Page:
"I love everything about these bars they are pretty much perfect," Lichty says. "The sweet and salty combo gets me every time."
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Bar cookie tips
Here are a few secrets to ensure your bars cookies are a success.
Pans • Use the exact size called for in the recipe. If the pan is too big, bars will overbake; too small and they will be doughy.
Color • Shiny metal pans are recommended. They reflect heat and prevent the bottom from getting too brown or hard. If you must use dark, nonstick or glass baking pans, check the manufacturers directions as they often recommend reducing the oven temperature by 25 degrees. Also, check the bar cookies 3 to 5 minutes before minimum baking time to prevent over-browning.
Lining • Line pans with foil and spray with nonstick cooking spray before baking. Make sure the foil extends several inches over shorter ends of the pan. When cookies are cool, use the extra foil at the ends to lift bars from pan.
Cutting • Plastic knives work best for cutting brownies and soft, sticky bars such as lemon bars. They also prevent pans from getting scratched. To prevent forsting from cracking, cut 30 to 45 minutes after frosting, when it is still warm, but set.
Traveling • If you plan on taking your cookies to a party or potluck, avoid making cookies with soft frosting as they may melt.
Storing • Bars without frosting can be packed between sheets of waxed paper and placed in re-sealable plastic containers.
Source: The Big Book of Cookies, by Betty Crocker
How to find the bakers featured in this story (recipes at the end of the story):
Love Muffins Bakery • Order online at lovemuffinsbakeryslc.com or by phone 801-918-6213. Pick up at 3004 W. 4745 South, Taylorsville.
Roots Cafe • 3474 S. 2300 East, Millcreek; 801-277-6499 or rootscafeslc.com.
SugarDaddy Sweet Shoppe • 455 S. 400 West, Salt Lake City; 801-231-0797; by appointment only or visit sugardaddysweetshoppe.com.
Two Peas and Their Pod • Find the blog at twopeasandtheirpod.com. Holiday Cookie Cravings ebook available for $3.99.
Tony Caputo's Market and Deli • 314 W. 300 South, Salt Lake City; 801-531-8669 or caputosdeli.com.
1 cup butter
1 cup brown sugar
1 egg yolk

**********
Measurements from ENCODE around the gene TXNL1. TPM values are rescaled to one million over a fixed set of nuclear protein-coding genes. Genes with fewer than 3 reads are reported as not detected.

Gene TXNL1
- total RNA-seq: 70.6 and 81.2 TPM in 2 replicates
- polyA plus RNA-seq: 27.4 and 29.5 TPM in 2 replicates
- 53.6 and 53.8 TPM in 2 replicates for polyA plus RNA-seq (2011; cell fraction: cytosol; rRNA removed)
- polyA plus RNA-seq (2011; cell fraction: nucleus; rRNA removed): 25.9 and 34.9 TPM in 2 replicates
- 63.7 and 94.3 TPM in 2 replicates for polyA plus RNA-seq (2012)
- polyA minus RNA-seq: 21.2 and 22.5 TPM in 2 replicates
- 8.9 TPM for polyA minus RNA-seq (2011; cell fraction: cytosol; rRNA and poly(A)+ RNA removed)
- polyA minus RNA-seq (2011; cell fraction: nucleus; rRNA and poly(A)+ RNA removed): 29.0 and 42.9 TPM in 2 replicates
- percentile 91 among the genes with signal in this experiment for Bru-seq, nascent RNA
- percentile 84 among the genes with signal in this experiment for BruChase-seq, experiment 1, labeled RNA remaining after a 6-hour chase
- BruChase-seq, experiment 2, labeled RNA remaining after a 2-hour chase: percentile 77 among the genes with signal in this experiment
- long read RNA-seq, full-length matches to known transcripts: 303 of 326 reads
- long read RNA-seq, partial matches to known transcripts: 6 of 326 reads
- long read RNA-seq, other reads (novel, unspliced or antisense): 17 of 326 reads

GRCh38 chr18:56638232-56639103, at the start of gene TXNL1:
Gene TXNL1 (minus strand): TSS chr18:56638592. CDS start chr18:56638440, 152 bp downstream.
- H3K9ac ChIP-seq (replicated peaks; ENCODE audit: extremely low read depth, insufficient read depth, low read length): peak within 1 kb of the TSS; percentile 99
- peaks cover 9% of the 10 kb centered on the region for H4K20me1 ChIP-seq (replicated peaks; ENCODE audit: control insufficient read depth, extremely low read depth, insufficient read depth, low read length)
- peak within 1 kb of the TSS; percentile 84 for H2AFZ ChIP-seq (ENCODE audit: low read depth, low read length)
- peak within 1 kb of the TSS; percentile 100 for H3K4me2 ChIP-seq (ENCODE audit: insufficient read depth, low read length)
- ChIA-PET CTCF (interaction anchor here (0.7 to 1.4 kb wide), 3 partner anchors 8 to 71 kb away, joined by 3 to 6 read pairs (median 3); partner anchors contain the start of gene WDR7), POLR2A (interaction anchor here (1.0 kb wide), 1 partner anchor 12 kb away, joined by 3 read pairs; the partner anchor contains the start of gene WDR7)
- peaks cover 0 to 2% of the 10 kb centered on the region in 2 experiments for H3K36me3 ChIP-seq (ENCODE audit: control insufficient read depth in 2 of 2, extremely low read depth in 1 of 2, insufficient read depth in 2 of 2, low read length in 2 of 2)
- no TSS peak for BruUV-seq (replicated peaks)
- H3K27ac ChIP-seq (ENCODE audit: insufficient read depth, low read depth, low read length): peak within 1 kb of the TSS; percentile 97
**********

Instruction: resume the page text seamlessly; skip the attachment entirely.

2 teaspoon vanilla
2 cups flour
1/2 teaspoon salt
1/2 cup toffee bits
2 tablespoons butter
2 ounces unsweetened baking chocolate
2 tablespoons heavy whippingcream, divided
2 teaspoons vanilla
2 cups powdered sugar
1 egg white
Toffee bits, for garnish
Candied nuts, for garnish
Heat oven to 325 degrees.
For the bars, cream butter, sugar and egg yolk. Add vanilla and mix. In a separate bowl, combine flour and salt. Add to butter mixture until combined. Stir in toffee bits. Spread dough evenly into an oiled 11-by-14-inch shallow pan. Bake for about 25 minutes. After 15 minutes, check for bubbles, poking them with a knife to deflate.
For the topping, combine butter and chocolate in a pan, melt over low heat. Add vanilla and stir in 1 tablespoon cream. A little at a time, whisk in powdered sugar. Pour into metal bowl and place in ice bath. Add egg white and remaining tablespoon of cream. Mix until creamy. Spread evenly over the bars in the pan.
Garnish with toffee bits and candied nuts.
Servings • about 3 dozen large; or 4 dozen small bars
Source: Afton Taylor and Redge Johnson
Gluten-free flour mix
4 cups white rice flour
1 1/3 cups potato starch
2/3 cup tapioca starch
1 1/2 sticks unsalted butter, melted
2 cups gluten free flour mix (from above)
1/4 cup packed light brown sugar
1/2 cup confectioner's sugar, plus more for garnish
1/4 teaspoon salt
4 large eggs, plus 2 egg yolks
2 cups granulated sugar
1/3 cup gluten free flour mix, sifted (from above)
1 teaspoon grated lemon zest
1 cup fresh lemon juice (about 8 lemons)